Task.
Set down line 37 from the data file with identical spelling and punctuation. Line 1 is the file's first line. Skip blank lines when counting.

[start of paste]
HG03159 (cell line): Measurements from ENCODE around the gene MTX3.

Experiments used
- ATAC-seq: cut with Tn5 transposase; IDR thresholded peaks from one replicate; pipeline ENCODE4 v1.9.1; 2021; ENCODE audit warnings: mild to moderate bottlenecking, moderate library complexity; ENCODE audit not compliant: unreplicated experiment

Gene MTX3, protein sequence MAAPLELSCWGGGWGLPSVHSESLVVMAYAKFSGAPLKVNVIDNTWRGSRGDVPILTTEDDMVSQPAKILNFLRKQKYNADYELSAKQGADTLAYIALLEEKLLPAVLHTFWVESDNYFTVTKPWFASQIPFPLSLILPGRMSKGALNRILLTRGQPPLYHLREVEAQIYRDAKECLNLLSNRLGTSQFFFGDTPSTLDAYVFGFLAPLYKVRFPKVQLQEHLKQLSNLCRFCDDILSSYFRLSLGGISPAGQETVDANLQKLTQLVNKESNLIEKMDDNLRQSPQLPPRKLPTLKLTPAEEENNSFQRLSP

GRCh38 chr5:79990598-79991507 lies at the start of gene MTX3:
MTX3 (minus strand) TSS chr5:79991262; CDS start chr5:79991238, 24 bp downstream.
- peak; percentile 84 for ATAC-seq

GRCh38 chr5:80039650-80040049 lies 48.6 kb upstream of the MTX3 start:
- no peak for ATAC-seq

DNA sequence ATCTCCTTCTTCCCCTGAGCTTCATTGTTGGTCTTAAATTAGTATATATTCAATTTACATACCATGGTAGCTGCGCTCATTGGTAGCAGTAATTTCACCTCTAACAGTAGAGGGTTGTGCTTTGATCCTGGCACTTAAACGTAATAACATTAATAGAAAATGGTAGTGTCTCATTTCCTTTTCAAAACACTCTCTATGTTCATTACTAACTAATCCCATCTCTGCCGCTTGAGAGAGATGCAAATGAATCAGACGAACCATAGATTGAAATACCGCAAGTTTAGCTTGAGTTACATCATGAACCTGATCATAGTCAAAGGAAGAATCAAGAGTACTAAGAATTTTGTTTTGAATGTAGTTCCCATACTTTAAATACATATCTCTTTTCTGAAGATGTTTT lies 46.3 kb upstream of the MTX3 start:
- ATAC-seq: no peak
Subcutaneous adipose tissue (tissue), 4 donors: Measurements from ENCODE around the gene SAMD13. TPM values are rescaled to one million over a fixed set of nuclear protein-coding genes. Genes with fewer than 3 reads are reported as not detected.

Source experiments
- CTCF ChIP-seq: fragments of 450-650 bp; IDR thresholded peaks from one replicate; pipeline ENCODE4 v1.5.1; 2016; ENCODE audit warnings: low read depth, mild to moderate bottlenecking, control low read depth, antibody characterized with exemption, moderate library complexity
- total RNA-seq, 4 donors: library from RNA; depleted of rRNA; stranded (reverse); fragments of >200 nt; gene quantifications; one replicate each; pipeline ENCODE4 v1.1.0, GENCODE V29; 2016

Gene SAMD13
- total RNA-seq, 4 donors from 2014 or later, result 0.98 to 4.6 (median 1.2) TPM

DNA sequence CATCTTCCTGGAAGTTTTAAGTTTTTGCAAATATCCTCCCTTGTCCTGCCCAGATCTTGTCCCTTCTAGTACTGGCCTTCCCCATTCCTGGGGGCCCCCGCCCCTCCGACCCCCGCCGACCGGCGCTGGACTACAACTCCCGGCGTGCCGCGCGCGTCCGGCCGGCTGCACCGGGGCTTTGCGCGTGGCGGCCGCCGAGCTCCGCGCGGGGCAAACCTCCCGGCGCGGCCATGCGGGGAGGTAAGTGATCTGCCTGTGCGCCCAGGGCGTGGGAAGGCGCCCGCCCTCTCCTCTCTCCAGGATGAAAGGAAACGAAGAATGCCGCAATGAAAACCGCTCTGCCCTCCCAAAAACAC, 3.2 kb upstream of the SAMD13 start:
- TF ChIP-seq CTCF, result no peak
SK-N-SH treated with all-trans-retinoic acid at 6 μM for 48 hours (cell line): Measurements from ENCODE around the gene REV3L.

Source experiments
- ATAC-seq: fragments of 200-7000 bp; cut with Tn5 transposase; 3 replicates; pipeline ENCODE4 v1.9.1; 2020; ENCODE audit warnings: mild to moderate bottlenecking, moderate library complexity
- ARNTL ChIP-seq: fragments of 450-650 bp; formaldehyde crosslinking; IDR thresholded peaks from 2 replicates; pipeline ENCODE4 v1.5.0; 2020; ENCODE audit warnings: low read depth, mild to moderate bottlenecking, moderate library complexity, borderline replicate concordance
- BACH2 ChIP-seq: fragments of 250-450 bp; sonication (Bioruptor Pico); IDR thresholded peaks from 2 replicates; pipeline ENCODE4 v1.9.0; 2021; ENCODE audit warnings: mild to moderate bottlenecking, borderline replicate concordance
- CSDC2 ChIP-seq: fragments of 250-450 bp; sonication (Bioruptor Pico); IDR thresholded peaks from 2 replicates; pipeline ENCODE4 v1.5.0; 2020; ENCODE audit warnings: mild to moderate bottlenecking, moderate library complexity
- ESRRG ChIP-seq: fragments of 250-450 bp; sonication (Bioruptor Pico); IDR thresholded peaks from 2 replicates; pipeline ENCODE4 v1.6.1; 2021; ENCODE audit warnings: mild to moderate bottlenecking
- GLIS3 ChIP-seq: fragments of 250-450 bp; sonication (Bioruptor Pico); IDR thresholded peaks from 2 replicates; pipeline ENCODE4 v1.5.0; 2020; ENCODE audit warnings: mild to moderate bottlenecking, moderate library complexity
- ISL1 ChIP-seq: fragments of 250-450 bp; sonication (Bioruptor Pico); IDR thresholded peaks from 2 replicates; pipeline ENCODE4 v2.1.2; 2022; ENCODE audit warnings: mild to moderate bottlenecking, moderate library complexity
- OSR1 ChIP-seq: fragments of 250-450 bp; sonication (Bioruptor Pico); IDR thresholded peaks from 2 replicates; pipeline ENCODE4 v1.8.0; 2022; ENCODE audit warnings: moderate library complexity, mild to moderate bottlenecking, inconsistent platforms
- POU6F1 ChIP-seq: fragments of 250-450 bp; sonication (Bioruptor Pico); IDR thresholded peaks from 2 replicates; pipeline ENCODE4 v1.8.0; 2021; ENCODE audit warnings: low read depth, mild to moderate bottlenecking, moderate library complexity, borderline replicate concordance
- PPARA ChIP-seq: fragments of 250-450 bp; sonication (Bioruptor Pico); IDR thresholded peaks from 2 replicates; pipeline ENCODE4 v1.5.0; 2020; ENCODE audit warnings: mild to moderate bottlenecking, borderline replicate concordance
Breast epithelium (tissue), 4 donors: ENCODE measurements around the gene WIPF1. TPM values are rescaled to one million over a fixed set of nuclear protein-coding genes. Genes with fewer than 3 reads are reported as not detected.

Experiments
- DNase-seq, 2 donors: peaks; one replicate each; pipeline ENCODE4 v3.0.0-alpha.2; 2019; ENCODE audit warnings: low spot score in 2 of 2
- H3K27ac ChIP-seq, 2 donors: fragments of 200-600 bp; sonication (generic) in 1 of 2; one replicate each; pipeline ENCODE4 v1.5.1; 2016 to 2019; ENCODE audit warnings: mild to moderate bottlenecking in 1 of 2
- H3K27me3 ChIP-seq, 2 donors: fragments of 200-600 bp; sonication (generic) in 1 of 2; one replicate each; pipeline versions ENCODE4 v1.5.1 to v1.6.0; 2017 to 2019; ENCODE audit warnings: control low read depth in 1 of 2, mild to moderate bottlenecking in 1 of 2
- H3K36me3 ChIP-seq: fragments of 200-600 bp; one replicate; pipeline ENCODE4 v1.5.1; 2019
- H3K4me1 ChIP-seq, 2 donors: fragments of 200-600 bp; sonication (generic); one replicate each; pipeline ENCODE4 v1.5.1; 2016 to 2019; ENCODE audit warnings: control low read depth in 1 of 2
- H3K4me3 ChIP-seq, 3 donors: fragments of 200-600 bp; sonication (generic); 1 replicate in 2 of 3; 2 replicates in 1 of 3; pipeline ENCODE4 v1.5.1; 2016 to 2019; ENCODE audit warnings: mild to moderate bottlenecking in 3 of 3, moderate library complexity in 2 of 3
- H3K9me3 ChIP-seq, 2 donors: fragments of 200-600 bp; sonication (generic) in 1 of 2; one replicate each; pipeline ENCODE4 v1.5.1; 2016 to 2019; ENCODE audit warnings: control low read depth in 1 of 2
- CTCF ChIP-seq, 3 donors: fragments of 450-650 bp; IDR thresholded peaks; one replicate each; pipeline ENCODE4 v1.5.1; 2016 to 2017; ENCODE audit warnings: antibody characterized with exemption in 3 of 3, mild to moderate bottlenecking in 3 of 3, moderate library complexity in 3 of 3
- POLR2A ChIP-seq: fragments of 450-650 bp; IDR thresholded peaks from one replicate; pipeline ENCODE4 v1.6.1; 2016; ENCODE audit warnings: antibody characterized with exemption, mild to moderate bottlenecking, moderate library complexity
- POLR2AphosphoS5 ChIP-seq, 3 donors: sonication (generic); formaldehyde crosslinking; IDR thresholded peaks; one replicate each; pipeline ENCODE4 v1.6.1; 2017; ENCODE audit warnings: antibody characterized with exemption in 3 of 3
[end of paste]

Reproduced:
- H3K36me3 ChIP-seq: fragments of 200-600 bp; one replicate; pipeline ENCODE4 v1.5.1; 2019